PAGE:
To Build Up and To Destroy: Day 3

gray scale photo of trees

Photo by Ian Turnell on


The Lord saw that the wickedness of humankind was great in the earth, and that every inclination of the thoughts of their hearts was only evil continually. And the Lord was sorry that he had made humankind on the earth, and it grieved him to his heart. So the Lord said, ‘I will blot out from the earth the human beings I have created—people together with animals and creeping things and birds of the air, for I am sorry that I have made them.’ – Genesis 6:5-7

The flood continued for forty days on the earth; and the waters increased, and bore up the ark, and it rose high above the earth. The waters swelled and increased greatly on the earth; and the ark floated on the face of the waters. The waters swelled so mightily on the earth that all the high mountains under the whole heaven were covered; the waters swelled above the mountains, covering them fifteen cubits deep. And all flesh died that moved on the earth, birds, domestic animals, wild animals, all swarming creatures that swarm on the earth, and all human beings; everything on dry land in whose nostrils was the breath of life died. He blotted out every living thing that was on the face of the ground, human beings and animals and creeping things and birds of the air; they were blotted out from the earth. Only Noah was left, and those that were with him in the ark. And the waters swelled on the earth for one hundred and fifty days. – Genesis 7:17-24

Then Noah built an altar to the Lord, and took of every clean animal and of every clean bird, and offered burnt-offerings on the altar. And when the Lord smelt the pleasing odor, the Lord said in his heart, ‘I will never again curse the ground because of humankind, for the inclination of the human heart is evil from youth; nor will I ever again destroy every living creature as I have done. 
As long as the earth endures,
   seedtime and harvest, cold and heat,
summer and winter, day and night,
   shall not cease.’ – Genesis 8:20-22

If I were reading this story for the first time as an adult, I wouldn’t think much of this “the Lord” person. First, He (ahem!) makes humanity, then he sees that they are hella evil, so instead of just wiping out the humans (virus much?), He wipes out everything, with the exception of his handpicked guy and handpicked guy’s family and enough animals to hopefully start the process over again. They were likely unaware at this time that certain wild animals do an awful job of breeding in captivity.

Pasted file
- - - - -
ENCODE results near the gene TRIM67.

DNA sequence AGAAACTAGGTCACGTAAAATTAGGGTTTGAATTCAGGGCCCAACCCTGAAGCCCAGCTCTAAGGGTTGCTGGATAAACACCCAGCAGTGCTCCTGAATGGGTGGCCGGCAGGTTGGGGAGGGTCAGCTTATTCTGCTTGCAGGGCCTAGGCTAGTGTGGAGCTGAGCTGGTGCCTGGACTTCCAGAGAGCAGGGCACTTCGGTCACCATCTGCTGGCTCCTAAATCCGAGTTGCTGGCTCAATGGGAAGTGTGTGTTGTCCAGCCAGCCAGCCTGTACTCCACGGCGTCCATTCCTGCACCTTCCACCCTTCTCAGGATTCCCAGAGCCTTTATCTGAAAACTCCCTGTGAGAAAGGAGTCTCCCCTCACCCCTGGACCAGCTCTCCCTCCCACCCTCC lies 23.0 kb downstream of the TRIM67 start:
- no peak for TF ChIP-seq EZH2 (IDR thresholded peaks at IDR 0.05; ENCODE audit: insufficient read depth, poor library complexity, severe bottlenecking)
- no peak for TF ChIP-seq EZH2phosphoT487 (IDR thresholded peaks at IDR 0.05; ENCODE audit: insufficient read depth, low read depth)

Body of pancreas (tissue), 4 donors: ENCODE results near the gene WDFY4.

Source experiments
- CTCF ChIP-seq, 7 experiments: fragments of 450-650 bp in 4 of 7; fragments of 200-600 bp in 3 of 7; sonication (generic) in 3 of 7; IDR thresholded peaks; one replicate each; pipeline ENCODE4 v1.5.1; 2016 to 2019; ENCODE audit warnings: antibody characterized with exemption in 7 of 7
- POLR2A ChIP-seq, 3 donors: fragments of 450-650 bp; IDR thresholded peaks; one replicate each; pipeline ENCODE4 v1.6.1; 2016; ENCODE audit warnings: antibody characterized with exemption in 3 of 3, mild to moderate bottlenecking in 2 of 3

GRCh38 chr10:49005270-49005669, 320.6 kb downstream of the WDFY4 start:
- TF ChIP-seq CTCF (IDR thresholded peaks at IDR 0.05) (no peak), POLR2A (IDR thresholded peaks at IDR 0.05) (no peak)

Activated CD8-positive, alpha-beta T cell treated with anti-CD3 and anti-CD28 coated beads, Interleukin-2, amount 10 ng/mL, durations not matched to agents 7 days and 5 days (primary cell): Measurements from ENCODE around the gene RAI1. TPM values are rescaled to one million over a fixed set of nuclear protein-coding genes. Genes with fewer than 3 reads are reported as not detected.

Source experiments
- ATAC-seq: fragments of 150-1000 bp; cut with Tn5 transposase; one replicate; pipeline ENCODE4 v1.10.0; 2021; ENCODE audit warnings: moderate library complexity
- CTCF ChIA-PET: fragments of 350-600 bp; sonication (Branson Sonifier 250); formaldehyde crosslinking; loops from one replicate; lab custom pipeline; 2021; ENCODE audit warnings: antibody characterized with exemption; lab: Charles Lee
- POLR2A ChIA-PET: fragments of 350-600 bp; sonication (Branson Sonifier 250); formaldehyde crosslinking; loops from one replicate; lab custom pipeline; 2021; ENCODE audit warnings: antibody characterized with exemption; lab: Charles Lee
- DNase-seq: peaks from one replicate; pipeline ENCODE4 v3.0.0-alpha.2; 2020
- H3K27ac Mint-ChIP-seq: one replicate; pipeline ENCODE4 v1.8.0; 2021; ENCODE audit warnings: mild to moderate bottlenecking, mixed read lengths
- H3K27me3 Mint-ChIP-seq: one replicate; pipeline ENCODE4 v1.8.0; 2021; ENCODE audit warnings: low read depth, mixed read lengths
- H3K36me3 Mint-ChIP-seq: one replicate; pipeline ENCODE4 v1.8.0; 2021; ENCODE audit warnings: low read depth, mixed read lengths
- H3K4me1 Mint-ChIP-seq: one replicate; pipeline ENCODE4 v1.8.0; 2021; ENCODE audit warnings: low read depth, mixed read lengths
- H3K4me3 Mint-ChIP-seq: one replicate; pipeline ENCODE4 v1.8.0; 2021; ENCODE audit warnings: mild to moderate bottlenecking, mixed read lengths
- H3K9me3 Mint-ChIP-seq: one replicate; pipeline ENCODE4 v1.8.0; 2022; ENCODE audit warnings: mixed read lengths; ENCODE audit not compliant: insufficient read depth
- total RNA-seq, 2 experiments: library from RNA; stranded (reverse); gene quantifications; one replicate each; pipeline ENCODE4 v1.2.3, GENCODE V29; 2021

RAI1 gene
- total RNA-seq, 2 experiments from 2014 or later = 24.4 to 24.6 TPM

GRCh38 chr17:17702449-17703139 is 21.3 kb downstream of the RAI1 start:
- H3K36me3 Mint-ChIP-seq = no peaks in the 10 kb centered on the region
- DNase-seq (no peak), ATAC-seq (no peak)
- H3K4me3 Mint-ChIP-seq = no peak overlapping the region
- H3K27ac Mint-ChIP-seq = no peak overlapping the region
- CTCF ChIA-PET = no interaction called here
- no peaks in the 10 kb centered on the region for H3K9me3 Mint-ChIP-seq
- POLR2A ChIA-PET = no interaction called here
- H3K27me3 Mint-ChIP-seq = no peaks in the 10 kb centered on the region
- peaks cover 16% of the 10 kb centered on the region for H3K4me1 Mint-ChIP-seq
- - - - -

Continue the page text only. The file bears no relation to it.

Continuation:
Then, after wiping out all land-based life on earth (good time to be a fish), handpicked guy has a barbecue and He’s like “damn, that smells so good, I’m never wiping out humanity again, pinky swear!”

In their attempts to understand the Divine, the writers of the Hebrew scripture often gave God some of humanity’s worst traits. God comes across as fickle, temperamental, subject to fits of rage. Again, I think this says more about the writers of the Hebrew scripture and the masters they served than it does about God.

What I find most intriguing about the depiction of God in this story is the sense of regret. Regret suggests that mistakes were made and in this story, God seems to show regret twice, once for having made humanity and once for the way God chose to deal with their evil.

It’s the second regret that most intrigues me. God’s decision to never destroy the earth again comes from the realization that people gonna people… in other words, humanity is just evil. If I destroy them every time they act evil, I’ll be destroying them every few centuries.

This, to me, seems to mark the beginning of God changes God’s methods of human persuasion. Or perhaps, this is when God starts thinking about persuading humans to suck less. Humanity can’t be redeemed by hitting the reset button every time God feels disgust with them. Moreover, evil can’t be vanquished with evil.

The flood was a hideous act. We need to be able to say that a God who would destroy His own creation in such a childish act is no god worth worshipping. In our building of a new world, the destruction that must ultimately take place can’t be on the level (or worse) than the evil that needs to be destroyed. As Audre Lorde says, “the master’s tools will never dismantle the master’s house”.

Even God needed to learn this lesson. And a God that learns? That’s a God I can get behind.


One thought on “To Build Up and To Destroy: Day 3

  1. Pleased to see you are a Calvinist! “People are no damned good!” is one of my mottos. I’m always pleasantly surprised when I catch people doing the right thing (and yes, I’m a people, and I often do the wrong thing.)

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